When/if your agency decides it must downsize, again, would you rather it do so by attrition, offering early retirements or go straight into a Reduction In Force? Early-outs generally get few takers unless accompanied by a buyout. And those are few and far between lately.
Buyouts, ($25,000 before deductions), which were relatively plentiful a couple of years back, seem to have moved into the background. Sort of the option of last resort.
Reductions In Force, or RIFs, can be disruptive and sloppy. There have been small RIFs in a few agencies, but the last big round came during the Clinton administration. Even so, buyouts outnumbered RIFs big time.
Although RIF rules have been modified somewhat over the years, retention registers still must be established. Last-hired, first-fired rules still apply, and many agency managers consider it the option of last resort.
A long-time fed watcher said she’s been hearing talk of RIFs “for more than a year.” When and if they come, she said, “customer-oriented agencies” like the Internal Revenue Service, Veterans Administraton and Social Security would most likely take the heaviest hits. The RIF or Not To RIF issue may “depend on how they spread out their resources … a RIF is complex … you must deal with laws and regulations.” She said some agencies decided some time back “to go with attrition” — not filling vacancies as they occur. Attrition is more of a worry now, she feels, because of the “slow and steady erosion of morale” as offices are asked to do the same or a larger amount of work with fewer people.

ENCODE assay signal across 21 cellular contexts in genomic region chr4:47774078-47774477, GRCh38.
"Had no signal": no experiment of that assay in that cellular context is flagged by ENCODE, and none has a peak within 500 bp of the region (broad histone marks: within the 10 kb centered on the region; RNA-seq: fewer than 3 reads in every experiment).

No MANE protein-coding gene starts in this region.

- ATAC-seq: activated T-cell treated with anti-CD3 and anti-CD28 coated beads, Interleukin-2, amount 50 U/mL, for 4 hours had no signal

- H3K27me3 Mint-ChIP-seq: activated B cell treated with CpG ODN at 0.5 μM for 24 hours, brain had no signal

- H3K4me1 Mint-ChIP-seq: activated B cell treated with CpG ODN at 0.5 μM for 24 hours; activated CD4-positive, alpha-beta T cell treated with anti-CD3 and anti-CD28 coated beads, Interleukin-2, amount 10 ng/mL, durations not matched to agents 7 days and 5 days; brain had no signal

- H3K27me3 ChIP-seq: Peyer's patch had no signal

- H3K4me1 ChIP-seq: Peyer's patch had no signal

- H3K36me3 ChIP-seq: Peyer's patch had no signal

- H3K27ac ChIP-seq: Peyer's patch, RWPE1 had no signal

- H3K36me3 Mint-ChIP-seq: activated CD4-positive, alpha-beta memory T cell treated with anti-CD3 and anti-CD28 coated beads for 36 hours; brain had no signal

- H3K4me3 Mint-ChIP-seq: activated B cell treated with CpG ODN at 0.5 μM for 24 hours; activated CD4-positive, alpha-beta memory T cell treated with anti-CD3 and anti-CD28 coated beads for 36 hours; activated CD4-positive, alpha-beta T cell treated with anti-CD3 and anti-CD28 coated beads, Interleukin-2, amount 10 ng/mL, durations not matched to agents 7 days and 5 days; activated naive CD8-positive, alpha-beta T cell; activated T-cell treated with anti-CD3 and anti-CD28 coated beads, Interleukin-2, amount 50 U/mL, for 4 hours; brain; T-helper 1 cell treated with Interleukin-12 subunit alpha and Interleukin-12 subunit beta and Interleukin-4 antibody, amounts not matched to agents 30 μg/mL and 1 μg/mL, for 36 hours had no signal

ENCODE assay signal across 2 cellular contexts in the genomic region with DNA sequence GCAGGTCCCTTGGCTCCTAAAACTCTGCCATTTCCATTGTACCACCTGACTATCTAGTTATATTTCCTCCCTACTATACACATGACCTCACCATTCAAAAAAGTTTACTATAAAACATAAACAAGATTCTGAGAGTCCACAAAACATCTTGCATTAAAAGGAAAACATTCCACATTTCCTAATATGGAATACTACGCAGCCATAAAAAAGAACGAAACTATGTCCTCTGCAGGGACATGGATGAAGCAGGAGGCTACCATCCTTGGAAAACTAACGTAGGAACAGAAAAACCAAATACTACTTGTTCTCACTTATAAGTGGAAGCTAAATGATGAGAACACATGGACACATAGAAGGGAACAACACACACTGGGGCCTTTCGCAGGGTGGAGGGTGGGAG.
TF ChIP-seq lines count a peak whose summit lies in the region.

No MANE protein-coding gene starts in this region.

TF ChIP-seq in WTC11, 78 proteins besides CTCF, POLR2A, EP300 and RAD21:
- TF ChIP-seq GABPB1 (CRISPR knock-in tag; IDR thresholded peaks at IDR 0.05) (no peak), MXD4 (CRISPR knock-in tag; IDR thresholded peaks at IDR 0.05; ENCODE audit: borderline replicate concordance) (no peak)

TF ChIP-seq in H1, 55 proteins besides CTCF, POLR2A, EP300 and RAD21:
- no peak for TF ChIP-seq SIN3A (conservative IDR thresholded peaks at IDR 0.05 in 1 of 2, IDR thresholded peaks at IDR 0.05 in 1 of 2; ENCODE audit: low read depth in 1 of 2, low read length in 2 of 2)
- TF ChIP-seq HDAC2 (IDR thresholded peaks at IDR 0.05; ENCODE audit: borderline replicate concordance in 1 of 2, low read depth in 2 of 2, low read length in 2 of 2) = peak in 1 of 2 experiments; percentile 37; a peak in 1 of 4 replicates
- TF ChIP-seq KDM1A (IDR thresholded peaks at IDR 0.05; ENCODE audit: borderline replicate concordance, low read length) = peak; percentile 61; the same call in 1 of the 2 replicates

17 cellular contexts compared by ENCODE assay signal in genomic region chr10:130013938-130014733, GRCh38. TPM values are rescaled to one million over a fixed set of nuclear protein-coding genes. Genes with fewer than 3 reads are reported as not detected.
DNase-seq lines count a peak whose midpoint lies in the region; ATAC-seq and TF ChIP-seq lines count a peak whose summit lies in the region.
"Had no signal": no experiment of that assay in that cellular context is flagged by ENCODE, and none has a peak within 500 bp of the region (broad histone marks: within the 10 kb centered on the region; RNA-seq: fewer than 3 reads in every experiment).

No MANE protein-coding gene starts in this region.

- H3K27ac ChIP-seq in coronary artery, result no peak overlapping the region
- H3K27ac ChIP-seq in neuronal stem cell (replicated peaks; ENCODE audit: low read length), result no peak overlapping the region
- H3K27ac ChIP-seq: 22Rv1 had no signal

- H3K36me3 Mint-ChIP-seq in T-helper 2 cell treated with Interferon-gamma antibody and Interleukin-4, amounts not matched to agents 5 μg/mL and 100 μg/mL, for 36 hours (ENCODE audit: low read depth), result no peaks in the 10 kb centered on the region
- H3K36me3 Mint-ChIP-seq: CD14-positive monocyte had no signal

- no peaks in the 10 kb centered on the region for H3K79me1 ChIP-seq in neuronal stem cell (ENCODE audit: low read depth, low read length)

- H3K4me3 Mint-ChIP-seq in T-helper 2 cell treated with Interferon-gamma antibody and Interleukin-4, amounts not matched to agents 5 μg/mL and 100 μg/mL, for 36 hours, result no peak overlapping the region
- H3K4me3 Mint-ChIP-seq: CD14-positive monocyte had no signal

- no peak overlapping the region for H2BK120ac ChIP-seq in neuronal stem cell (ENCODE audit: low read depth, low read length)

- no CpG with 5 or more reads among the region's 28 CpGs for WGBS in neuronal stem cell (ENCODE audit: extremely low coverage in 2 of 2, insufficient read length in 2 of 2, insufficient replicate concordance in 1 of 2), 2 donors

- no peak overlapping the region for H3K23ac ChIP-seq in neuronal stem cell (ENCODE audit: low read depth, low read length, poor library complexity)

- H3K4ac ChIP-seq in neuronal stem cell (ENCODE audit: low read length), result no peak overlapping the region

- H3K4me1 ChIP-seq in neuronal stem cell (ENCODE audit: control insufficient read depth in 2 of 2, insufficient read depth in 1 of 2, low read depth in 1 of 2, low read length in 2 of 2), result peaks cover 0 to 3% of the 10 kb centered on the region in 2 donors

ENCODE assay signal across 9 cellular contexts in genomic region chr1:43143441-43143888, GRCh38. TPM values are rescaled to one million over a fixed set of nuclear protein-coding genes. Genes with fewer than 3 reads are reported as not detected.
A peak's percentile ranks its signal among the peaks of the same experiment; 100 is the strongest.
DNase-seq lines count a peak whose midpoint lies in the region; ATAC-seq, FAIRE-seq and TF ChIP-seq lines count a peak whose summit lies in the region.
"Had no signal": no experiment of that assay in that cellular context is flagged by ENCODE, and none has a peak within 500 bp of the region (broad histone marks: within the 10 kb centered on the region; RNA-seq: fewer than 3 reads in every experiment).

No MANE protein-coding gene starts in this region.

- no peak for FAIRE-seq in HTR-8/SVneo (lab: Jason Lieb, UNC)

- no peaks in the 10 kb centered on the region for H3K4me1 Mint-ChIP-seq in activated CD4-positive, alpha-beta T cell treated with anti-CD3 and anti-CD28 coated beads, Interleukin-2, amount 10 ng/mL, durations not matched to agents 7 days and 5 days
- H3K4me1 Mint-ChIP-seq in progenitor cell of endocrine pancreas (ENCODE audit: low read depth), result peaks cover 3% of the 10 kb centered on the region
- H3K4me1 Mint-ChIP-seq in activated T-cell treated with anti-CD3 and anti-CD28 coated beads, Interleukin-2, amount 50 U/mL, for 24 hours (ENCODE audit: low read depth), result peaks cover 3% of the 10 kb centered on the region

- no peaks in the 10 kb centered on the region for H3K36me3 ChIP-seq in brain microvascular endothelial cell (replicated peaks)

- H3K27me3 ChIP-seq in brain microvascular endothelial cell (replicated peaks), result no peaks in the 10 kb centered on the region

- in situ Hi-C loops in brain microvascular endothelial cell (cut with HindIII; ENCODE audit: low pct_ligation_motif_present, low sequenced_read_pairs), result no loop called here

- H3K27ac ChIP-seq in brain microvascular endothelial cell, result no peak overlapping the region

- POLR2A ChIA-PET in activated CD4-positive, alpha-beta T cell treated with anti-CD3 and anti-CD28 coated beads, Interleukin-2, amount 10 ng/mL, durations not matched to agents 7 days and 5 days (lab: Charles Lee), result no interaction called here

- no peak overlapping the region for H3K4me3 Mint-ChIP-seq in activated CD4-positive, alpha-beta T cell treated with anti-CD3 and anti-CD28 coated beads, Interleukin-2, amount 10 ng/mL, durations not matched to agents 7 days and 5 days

If agencies take the attrition vs. RIF route, she said she thinks that will lead to more vacancies, “more services not being done. Morale is already low and it’s going to get worse…you don’t have people to do the jobs.” She said the attrition model wreaks havoc with succession planning. “Who is there waiting to be trained and who will do the training?”
Things could get better, she said, when final regulations on phased retirement are issued. She said she hopes that will be in the next couple of months.
Meantime, don’t be too hard on your agency managers if they appear to be withholding information on buyouts, RIFs, attrition or early retirement. Why? Because the people at top, in many cases, don’t know what the drill will be when the new fiscal year starts Oct. 1.
Bottom line: You may be dancing in the dark, but you have lots of company!
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